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A vulnerability is a security weakness that cybercriminals can identify and use to get unauthorized access to computer systems & networks.  

Some common tactics cybercriminals use are SQL injection (SQLi), cross-site scripting (XSS), and buffer overflow. 

What distinguishes a Security Vulnerability from a Security Incident?

Think of it like this: If your front door is unlocked and your windows are wide open, you might wonder why anyone would want to enter your house since there’s nothing particularly valuable inside. While this isn’t an invitation to burglars, it does increase the risk of someone entering without your permission.

Such a situation can be described as being vulnerable. 

When a burglar breaks in and takes away things that he finds worthy enough can be described as a security incident. 

What are the types of security vulnerabilities? 

Just as I mentioned in the previous analogy about the unlocked door and open windows, these two scenarios can be described as vulnerabilities.

I employ that analogy to illustrate four categories of security vulnerabilities.

Process Vulnerabilities.

Human Vulnerabilities. 

Network Vulnerabilities. 

Operating Systems Vulnerabilities. 

Process Vulnerabilities.

When the procedures laid out to act as security measures are insufficient, they are referred to as process vulnerabilities.

One common example here is a weak password. 

Human Vulnerabilities. 

This category includes all the human errors that can expose the hardware, sensitive data and networks to cybercriminals. 

Humans or employees are often the weakest link in maintaining the security level. 

Other common issues under human vulnerability include opening email attachments infected with malware or forgetting to install software updates on your mobile device. When you then connect your mobile to the office internet, it creates a pathway that cybercriminals can exploit.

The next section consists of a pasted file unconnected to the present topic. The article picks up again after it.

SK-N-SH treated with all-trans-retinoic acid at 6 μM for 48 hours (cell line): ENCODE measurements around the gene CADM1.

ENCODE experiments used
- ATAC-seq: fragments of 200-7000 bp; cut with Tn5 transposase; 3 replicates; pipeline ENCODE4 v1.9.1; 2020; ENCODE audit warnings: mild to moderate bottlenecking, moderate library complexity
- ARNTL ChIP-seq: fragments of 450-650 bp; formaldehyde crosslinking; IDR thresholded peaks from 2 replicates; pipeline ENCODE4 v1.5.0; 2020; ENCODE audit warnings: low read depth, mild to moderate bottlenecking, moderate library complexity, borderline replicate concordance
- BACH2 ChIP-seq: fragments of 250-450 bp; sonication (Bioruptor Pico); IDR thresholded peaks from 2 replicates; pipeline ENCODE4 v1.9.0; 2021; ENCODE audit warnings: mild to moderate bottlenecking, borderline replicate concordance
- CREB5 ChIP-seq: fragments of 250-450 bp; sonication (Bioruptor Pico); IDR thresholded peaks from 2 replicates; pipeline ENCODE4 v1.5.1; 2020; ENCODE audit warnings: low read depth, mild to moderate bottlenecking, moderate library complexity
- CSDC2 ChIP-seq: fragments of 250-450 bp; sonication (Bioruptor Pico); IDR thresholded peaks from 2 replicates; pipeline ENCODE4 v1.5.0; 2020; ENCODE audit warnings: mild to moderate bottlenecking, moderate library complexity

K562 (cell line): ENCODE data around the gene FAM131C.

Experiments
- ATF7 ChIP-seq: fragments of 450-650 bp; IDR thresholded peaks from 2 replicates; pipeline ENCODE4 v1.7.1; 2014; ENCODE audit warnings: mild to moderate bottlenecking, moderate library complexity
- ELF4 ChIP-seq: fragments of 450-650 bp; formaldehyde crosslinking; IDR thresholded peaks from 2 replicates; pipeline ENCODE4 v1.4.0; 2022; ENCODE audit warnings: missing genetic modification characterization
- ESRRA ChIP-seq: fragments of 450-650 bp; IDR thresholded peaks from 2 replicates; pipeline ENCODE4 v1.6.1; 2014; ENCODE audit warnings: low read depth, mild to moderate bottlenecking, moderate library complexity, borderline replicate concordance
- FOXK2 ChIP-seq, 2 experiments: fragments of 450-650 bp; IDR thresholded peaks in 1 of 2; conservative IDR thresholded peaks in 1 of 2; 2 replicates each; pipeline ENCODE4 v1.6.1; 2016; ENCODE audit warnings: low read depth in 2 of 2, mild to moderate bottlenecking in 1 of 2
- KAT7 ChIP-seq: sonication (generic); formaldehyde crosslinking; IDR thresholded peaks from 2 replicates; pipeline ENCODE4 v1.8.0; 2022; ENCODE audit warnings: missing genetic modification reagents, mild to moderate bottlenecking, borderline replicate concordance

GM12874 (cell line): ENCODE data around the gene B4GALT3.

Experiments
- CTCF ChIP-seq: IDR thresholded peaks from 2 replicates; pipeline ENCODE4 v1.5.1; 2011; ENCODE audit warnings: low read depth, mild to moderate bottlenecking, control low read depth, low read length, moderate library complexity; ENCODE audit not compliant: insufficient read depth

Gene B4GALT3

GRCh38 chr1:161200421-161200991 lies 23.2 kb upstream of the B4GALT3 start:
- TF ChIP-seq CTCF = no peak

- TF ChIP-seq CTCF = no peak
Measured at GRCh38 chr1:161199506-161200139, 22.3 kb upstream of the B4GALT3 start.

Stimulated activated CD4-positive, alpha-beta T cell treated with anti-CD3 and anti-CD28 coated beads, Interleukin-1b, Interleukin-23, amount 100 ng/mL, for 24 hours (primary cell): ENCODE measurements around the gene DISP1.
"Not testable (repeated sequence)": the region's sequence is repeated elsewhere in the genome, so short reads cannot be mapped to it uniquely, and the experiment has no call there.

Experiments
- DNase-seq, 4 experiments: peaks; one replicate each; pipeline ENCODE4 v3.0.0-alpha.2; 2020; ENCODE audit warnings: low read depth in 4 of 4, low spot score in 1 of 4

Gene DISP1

We once had a client who didn’t take cybersecurity seriously. They believed, “Who would bother hacking my network, anyway?”

His LinkedIn account got hacked, and he couldn’t access it. Unfortunately, LinkedIn didn’t provide any support email as of October 2023. To solve this, we used someone else’s LinkedIn account to purchase Sales Navigator. Then, we identified senior LinkedIn executives in India using LinkedIn search sent connection requests to 50 of them, and 15 accepted. We explained our issue to those who accepted, and eventually, it got resolved after a challenging and mentally draining 7-day process. This was especially important because the client had 5,000 valuable 1st connections on LinkedIn, which made it crucial to regain access.

Network Vulnerabilities. 

These are problems related to a network’s hardware or software that could make it susceptible to outside intrusion. Examples might include unsecured Wi-Fi access points and improperly configured firewalls.

I’d like to focus on particular issues arising from incorrectly configured firewalls.

What are some common firewall vulnerabilities that one should be aware of and take measures to avoid?

Insider Attack.

Perimeter firewalls guard against outside attacks. But what about threats from within? Here, perimeter firewalls fall short, as the attacker’s already inside.

However, firewalls can still safeguard you – IF you have an internal firewall on the top of the perimeter firewall. They segment network assets, making it tougher for attackers to navigate. This buys you more time to respond.

Missed Security Patches. 

This issue arises if the network firewall isn’t configured properly. 

Firewalls, like any software, have vulnerabilities attackers can exploit. When a firewall is exploited, the manufacturer becomes aware and begins developing a set of codes to prevent the attacker from breaking through.